Any injury suffered as the result of your job is grounds for a workers' compensation claim, even if that injury is internal or psychological. People often overlook the severity and long-reaching impact that a psychological injury can have on a person's quality of life. Many Pennsylvania workers who experienced trauma or mental anguish as the result of their work or a work-related incident go without help.
Employers are not always cooperative when it comes to compensating injured employees. This is evident from a recent case in Pennsylvania. The case involved a former employee who apparently injured his eye during a fall which occurred as he was in the process of removing personal belongings from a company vehicle after having quit. The fall occurred on company premises and was witnessed by a manager who later refused to approve a physician referral request because the injury allegedly occurred when the man was no longer an active employee.
Those who work in the coal mining industry experience unique risks that those in other industries do not face. One of these risks is that of developing a condition called "black lung disease," which is a generic name for any lung disease stemming from inhalation of coal dust. The condition involves symptoms of coughing, airway obstruction and shortness of breath, and it is incurable.
Back and neck injuries and pain are among the most common impairments faced by Americans nowadays. In the workplace, back injury and pain is a particular risk in many professions, some more so than others. Healthcare is one of these industries. According to the Occupational Safety and Health Administration, musculoskeletal injuries are the greatest cause of workplace injury for those working in the field of healthcare.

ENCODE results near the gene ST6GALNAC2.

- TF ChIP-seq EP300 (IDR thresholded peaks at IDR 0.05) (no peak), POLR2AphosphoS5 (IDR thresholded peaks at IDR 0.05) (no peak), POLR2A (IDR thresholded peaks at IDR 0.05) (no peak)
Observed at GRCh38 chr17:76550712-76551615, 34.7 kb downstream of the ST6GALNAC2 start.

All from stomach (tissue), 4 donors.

It may be unnerving to learn that many of Pennsylvania's workers operate in environments where explosions can occur. Employees, particularly those exposed to flammable chemicals, may unknowingly be at risk of fire injury or death when workplace accidents occur. When an explosion or fire occurs and a worker is injured, he or she may be left in a difficult financial situation.
The machinery used in industrial operations is highly dangerous when used improperly or when it is inadequately maintained. Employees carry the responsibility of ensuring their employees are sufficiently trained to operate these machines and that routine maintenance keeps machinery in safe working order. Though administrative rules seek to regulate these issues to ensure safety, all too often lapses in workplace safety occur, leaving workers at risk of harm.
Many Pennsylvanians work on the roadways. Police officers, paramedics and construction workers all operate in these areas, which can be fraught with dangers. Not only are these individuals susceptible to dangerous machinery, but they must also contend with moving vehicles mere feet away from their unprotected persons. Sometimes motorists make mistakes that cause an accident and leave these workers injured.
Some workplace safety issues are more obvious than others. Improperly maintaining machinery, for example, should be an obvious problem. A lack of protective gear and training are also easily recognizable issues that can place an employee at risk of injuries. Other factors, though, like wind, in some work environments are not readily thought of when conducting job duties. Yet, these ignored elements can sometimes cause serious harm to employees.
Ensuring workplace safety often means paying attention to every detail of a workplace environment. Some risks may be obvious, such as neglected equipment or safety procedures, while other may be more difficult to catch, such as air contaminants. Yet, employers have a duty to keep their workers safe, and failing to pay close attention to the details may result in serious workplace accidents.
At explosion at a residential neighborhood left one woman dead and seven workers injured. Though the exact cause of the blast remains under investigation, officials say a Pennsylvania-based contractor, Henkels & McCoy, hit a gas line when they were drilling to fix an electrical issue. The contractor may also be in trouble for how it handled the situation. Officials say the contractor should have called 911 before allowing other workers on the scene, but it is not certain this step was taken. This is not the first time Henkels & McCoy has been in trouble. Last year OSHA fined the company $42,000 for several serious safety violations including failing to have proper inspections.